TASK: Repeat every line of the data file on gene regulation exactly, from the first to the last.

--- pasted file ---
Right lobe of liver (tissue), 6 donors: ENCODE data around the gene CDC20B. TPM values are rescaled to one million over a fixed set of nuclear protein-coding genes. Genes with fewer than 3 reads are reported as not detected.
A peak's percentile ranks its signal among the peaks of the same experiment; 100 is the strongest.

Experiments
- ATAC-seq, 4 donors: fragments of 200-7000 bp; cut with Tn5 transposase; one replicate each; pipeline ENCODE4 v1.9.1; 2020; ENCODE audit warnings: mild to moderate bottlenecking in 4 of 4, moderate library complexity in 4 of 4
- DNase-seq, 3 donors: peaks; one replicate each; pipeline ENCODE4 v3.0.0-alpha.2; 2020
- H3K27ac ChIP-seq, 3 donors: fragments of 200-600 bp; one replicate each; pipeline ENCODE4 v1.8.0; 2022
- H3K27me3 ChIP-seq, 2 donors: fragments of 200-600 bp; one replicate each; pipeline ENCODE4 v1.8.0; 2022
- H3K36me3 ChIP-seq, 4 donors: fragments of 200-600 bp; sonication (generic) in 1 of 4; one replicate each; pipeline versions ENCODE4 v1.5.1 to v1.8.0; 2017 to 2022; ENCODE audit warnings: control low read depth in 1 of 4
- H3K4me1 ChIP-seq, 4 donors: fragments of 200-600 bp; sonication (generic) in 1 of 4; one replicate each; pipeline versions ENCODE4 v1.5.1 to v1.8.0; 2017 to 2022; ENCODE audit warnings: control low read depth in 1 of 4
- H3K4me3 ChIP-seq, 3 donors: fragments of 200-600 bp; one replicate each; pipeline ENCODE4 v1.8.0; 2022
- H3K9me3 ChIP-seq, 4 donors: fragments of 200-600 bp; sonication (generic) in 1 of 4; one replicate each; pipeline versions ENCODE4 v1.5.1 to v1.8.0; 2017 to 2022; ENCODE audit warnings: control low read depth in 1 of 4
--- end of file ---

Right lobe of liver (tissue), 6 donors: ENCODE data around the gene CDC20B. TPM values are rescaled to one million over a fixed set of nuclear protein-coding genes. Genes with fewer than 3 reads are reported as not detected.
A peak's percentile ranks its signal among the peaks of the same experiment; 100 is the strongest.

Experiments
- ATAC-seq, 4 donors: fragments of 200-7000 bp; cut with Tn5 transposase; one replicate each; pipeline ENCODE4 v1.9.1; 2020; ENCODE audit warnings: mild to moderate bottlenecking in 4 of 4, moderate library complexity in 4 of 4
- DNase-seq, 3 donors: peaks; one replicate each; pipeline ENCODE4 v3.0.0-alpha.2; 2020
- H3K27ac ChIP-seq, 3 donors: fragments of 200-600 bp; one replicate each; pipeline ENCODE4 v1.8.0; 2022
- H3K27me3 ChIP-seq, 2 donors: fragments of 200-600 bp; one replicate each; pipeline ENCODE4 v1.8.0; 2022
- H3K36me3 ChIP-seq, 4 donors: fragments of 200-600 bp; sonication (generic) in 1 of 4; one replicate each; pipeline versions ENCODE4 v1.5.1 to v1.8.0; 2017 to 2022; ENCODE audit warnings: control low read depth in 1 of 4
- H3K4me1 ChIP-seq, 4 donors: fragments of 200-600 bp; sonication (generic) in 1 of 4; one replicate each; pipeline versions ENCODE4 v1.5.1 to v1.8.0; 2017 to 2022; ENCODE audit warnings: control low read depth in 1 of 4
- H3K4me3 ChIP-seq, 3 donors: fragments of 200-600 bp; one replicate each; pipeline ENCODE4 v1.8.0; 2022
- H3K9me3 ChIP-seq, 4 donors: fragments of 200-600 bp; sonication (generic) in 1 of 4; one replicate each; pipeline versions ENCODE4 v1.5.1 to v1.8.0; 2017 to 2022; ENCODE audit warnings: control low read depth in 1 of 4